Yellow cherry tomatoes, red grape tomatoes and one large plum tomato from my garden. (Along with one stunted yellow tomato.)
It’s been a hot, hot summer – we hit a new record high temperature this week – and droughts across the nation have caused problems for farmers and gardeners alike. My tomatoes are still pretty green despite receiving a hefty watering every evening, but luckily I had the foresight to plant some small tomato varieties, which are coming in strong.
Of my seven tomato plants, I’ve been enjoying the fruits from three – an yellow cherry tomato (variety called Sun Gold), a red plum tomato (variety called San Marzano, similar to Roma) and a red grape tomato (not sure of the specific variety).
Do you know the difference between these three types of small tomatoes – cherry, plum and grape?
Cherry tomatoes are the smallest, and as their name implies, they’re round in shape, similar to cherries. I have a yellow variety (though if you ask me, they’re orange), but red cherry tomatoes are very popular, too. These continue to ripen after you pick them. Also known as tomatinas (or baby tomatoes), they’re very sweet. Great by themselves, although I’ve also sliced them in half and used them in salads, stir-fries and on pizza.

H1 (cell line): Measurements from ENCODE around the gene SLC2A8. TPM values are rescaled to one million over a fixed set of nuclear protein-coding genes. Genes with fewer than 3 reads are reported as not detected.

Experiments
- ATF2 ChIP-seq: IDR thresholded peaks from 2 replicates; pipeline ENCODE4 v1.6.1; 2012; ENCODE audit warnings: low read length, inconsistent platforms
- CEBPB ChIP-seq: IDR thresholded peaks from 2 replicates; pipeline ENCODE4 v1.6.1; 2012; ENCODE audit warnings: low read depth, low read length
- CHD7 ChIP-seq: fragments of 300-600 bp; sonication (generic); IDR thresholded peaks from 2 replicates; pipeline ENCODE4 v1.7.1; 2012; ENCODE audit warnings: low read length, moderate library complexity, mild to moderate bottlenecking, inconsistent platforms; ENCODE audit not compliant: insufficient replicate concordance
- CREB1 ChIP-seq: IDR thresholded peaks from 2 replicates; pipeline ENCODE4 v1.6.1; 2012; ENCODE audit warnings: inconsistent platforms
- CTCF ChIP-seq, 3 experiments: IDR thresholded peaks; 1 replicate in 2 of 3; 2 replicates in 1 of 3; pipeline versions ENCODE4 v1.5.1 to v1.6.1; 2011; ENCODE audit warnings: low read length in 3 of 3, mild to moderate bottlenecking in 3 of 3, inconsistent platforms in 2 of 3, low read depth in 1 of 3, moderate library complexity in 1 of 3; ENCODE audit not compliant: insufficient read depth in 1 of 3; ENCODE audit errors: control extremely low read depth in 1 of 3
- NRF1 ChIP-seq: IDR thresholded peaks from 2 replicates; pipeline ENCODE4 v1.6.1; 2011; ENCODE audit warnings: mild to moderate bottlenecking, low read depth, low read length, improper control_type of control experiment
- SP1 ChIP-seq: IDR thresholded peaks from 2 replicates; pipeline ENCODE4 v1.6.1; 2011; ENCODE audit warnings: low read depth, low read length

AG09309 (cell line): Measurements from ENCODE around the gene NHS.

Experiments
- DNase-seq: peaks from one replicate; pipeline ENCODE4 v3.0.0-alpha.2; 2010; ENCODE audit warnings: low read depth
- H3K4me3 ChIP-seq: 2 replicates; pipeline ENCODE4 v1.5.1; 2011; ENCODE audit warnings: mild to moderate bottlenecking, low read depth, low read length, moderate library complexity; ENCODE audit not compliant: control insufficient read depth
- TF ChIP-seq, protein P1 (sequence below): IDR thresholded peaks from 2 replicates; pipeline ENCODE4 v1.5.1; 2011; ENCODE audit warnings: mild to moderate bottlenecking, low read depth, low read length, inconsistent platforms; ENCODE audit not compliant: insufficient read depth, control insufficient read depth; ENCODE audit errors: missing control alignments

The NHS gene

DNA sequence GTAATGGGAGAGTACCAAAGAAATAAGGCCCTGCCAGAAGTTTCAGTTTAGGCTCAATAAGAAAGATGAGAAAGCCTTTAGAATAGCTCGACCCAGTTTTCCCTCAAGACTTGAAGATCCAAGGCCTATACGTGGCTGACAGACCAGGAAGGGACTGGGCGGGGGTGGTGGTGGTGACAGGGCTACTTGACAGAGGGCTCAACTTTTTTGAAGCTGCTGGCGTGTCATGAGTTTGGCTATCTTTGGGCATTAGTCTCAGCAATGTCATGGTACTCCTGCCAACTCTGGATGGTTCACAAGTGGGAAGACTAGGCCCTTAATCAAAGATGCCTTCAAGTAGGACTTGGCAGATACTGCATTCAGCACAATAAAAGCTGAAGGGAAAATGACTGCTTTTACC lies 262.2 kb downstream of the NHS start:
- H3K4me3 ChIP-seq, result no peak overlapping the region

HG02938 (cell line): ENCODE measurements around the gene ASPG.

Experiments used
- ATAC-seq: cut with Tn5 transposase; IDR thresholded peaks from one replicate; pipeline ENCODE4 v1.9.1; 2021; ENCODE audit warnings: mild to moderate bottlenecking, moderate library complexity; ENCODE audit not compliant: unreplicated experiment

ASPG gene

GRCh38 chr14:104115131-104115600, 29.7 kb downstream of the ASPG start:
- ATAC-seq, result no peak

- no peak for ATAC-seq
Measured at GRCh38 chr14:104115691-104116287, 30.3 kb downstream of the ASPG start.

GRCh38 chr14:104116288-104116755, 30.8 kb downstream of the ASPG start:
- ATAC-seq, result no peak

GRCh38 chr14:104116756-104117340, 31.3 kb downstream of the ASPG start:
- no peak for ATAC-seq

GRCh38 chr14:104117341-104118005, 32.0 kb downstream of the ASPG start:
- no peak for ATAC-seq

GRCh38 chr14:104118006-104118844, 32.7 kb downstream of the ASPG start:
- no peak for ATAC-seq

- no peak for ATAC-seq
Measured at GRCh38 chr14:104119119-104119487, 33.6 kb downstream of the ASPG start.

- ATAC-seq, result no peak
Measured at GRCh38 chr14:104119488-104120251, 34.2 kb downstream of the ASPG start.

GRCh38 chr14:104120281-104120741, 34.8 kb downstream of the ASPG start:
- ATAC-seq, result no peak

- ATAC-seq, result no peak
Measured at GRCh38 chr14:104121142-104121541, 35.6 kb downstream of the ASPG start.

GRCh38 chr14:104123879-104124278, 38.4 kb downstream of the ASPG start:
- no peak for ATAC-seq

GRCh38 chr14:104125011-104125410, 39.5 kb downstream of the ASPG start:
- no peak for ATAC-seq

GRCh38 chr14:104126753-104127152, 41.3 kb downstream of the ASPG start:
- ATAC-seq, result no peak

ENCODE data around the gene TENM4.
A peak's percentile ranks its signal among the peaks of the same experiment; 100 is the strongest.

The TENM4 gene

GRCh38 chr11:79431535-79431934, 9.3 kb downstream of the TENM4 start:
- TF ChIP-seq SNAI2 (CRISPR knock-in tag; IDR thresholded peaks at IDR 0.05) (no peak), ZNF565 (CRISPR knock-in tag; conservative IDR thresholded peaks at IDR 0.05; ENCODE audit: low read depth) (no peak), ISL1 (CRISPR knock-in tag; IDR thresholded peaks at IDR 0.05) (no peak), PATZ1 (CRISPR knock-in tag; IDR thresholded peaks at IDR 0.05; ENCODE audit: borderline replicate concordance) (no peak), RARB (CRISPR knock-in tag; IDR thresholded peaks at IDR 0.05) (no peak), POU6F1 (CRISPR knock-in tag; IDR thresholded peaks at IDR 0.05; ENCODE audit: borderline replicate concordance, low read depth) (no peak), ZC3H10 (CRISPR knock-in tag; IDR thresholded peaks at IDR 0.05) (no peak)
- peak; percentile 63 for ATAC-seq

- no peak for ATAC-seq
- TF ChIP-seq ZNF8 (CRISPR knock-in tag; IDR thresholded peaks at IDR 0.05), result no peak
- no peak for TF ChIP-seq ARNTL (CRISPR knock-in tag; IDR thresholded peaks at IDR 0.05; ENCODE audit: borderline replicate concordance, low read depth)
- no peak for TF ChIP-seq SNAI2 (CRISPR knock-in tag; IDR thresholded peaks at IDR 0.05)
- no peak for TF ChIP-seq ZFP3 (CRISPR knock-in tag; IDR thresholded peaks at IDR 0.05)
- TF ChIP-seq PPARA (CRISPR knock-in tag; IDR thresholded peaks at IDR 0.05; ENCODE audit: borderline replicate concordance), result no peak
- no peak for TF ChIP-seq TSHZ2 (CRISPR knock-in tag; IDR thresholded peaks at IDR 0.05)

Recipe recommendation: Fresh Corn Salad With Cherry Tomatoes
Almost everyone has heard of Roma tomatoes, but not many people know they’re a type of plum tomato. Like the fruit of the same name, these tomatoes are oval-shaped and larger than cherry tomatoes, though still smaller than your average ‘mater. (I’m growing another variety, San Marzano, which are a little more pear-shaped than oval.) Plum tomatoes have fewer seed compartments and a more concentrated flavor, so they’re great for sauces – which makes them very popular for processing. The farmers who grow the tomatoes that are used by Red Gold grow Romas.
Recipe recommendation: Oven-Roasted Tomatoes With Italian Herbs
Grape tomatoes are like a combination of cherry and plum tomatoes. They’re smaller and bite-sized like cherry tomatoes, but they’re oblong in shape like plum tomatoes. Grape tomatoes grow in clusters on the vine – similar to grapes, of course – and so I have more of these than any others. Once you pick them, they stop ripening, so it’s a good idea to take preventative measures against birds if you grow a lot of these. Grape tomatoes also have a thicker skin than the other small varieties, and are a little sweeter, which make them perfect for salads. I usually just cut them in half longwise and sprinkle over a bed of lettuce and carrots with a homemade balsamic vinaigrette, though I even put some fresh grape tomatoes on my tacos last night, since that was all I had left!
Recipe recommendation: Zucchini and Grape Tomato Salad
Now that you know the difference between these three tiny tomato varieties, I hope you get to try them all! Which kind of tomato is your favorite?